# RC networks

Discussion in 'General Electronics Chat' started by bobbyk, Jun 13, 2006.

1. ### bobbyk Thread Starter Member

Jun 13, 2006
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In a 3-terminal linear RC passive network for sinusoidal input what is the maximum voltage gain that can be acheived? And in particular, can the voltage
gain be greater than 1?

2. ### hgmjr Moderator

Jan 28, 2005
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A gain of unity is all that you can squeeze out of a passive RC integrator circuit.

hgmjr

3. ### Papabravo Expert

Feb 24, 2006
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Passive circuits with real components cannot even have a gain of 1. There is always somne loss.

Jun 13, 2006
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5. ### bobbyk Thread Starter Member

Jun 13, 2006
12
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Can you prove that? Because I have a passive 3-terminal RC network with a voltage gain of 1.03! I'd sure like to see your proof!

Look, we're asking about VOLTAGE gain (output voltage/input voltage) for
sinusoidal steady-state input. Please reconsider your answer.

bobbyk

6. ### BladeSabre Senior Member

Aug 11, 2005
105
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An ideal RC network cannot have a gain of more than 1. You need an LCR network for that- I guess a gain of 1.03 could be caused by stray inductance in your circuit.

7. ### mozikluv AAC Fanatic!

Jan 22, 2004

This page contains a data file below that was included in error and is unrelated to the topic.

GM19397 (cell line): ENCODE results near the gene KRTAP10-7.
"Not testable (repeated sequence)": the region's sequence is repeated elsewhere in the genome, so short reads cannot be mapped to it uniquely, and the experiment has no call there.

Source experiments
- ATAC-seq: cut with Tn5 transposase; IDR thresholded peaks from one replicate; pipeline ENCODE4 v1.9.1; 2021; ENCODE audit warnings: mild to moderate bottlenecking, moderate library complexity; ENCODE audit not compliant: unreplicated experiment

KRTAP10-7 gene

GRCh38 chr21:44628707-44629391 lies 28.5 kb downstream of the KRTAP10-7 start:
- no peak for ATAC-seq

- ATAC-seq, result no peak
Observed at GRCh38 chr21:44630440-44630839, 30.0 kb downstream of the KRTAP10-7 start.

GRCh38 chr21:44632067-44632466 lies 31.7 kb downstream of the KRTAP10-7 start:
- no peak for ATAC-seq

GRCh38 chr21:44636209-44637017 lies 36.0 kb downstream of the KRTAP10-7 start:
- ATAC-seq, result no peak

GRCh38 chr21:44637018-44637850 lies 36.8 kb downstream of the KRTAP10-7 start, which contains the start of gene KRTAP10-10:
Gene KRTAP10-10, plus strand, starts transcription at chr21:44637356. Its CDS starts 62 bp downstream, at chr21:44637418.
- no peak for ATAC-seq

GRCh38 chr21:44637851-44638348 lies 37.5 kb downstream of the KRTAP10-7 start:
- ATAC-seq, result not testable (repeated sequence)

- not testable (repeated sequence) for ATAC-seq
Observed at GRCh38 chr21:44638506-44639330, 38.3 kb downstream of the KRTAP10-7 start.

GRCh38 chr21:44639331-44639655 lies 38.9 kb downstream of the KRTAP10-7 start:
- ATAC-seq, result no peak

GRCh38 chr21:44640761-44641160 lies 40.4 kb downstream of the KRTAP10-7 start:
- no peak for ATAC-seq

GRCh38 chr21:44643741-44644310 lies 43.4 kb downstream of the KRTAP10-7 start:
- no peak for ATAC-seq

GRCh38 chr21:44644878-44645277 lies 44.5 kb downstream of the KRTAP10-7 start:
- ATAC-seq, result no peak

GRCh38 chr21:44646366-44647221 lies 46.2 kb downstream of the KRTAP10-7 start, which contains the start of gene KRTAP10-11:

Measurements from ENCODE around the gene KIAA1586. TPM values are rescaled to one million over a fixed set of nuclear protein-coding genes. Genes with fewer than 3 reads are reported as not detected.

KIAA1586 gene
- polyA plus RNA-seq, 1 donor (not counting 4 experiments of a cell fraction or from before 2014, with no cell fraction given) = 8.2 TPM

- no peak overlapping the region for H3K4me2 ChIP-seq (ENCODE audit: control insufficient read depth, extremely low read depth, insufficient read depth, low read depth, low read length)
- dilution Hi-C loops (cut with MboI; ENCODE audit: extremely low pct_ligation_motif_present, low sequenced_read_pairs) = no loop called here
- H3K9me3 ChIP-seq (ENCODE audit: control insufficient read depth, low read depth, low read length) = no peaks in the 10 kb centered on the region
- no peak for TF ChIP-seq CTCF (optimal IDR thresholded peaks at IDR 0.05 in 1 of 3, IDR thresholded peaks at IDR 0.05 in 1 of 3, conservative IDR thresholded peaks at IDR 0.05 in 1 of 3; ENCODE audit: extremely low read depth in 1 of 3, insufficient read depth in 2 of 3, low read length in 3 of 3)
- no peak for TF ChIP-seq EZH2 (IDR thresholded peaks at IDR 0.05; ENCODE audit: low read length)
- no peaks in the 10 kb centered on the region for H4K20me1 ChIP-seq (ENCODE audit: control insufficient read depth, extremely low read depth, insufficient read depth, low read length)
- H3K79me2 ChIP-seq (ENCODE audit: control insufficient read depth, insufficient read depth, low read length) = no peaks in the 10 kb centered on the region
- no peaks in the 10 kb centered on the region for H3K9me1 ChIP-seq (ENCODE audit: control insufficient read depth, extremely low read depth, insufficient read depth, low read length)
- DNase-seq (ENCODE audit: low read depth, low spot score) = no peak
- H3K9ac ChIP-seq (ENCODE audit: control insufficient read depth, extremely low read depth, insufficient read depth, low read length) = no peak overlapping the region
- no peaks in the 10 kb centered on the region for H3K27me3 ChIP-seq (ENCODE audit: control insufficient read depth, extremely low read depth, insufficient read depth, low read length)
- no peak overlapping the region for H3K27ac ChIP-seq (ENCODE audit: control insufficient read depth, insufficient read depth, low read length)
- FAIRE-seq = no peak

1,437
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hi,

just curious, how did you arrive at a result of 1.03?

8. ### Papabravo Expert

Feb 24, 2006
10,340
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I don't have to reconsider my answer, in fact I stand by it. You on the other hand can believe whatever you want. Let me know when they award you the Nobel. I'll buy you a draft.

9. ### hgmjr Moderator

Jan 28, 2005
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bobbyk,

Papabravo has a good point. In the real world a passive RC network is bound to have some losses and so a gain of one is not actually obtainable. I should have qualified my earlier response as being based on an ideal RC circuit.

Like mozikluv, I think it would be helpful if you could describe how you arrived at your figure of 1.03.

hgmjr

10. ### mozikluv AAC Fanatic!

Jan 22, 2004
1,437
1

hi hgmjr,

quite a long time that i have participated again.

as to the above figures, i would wryly say the best that can be achieved is something like 0.98 all things considered like tolerance and variances and at an ideal condition.

mozikluv

11. ### hgmjr Moderator

Jan 28, 2005
9,030
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Welcome back mozikluv.

As to the forum topic, mozikluv's estimate of 0.98 is certainly a reasonable real world upper limit. There are a number of stray components that can contribute to the loss in a passive circuit. bladesabre's mention of inductance is just one example. In addition to stray inductance there is always leakage current in the capacitor.

One thing that should also be considered is the accuracy of the measurement equipment. Digital voltmeters and oscilloscopes all have measurement tolerances that must be considered when using them to make ultra precise measurements. And while on the subject of tolerances, there are also tolerances associated with the resistor and capacitor that make up the circuit. Just because the resistor is marked as a 10K ohm resistor does not mean that it is precisely 10K. A 5% 10K resistor can range from 9.5K to 10.5K. Likewise the capacitor will have a tolerance on it as well. These component tolerance must be considered in the measurement/calculation of the gain of the RC circuit under discussion.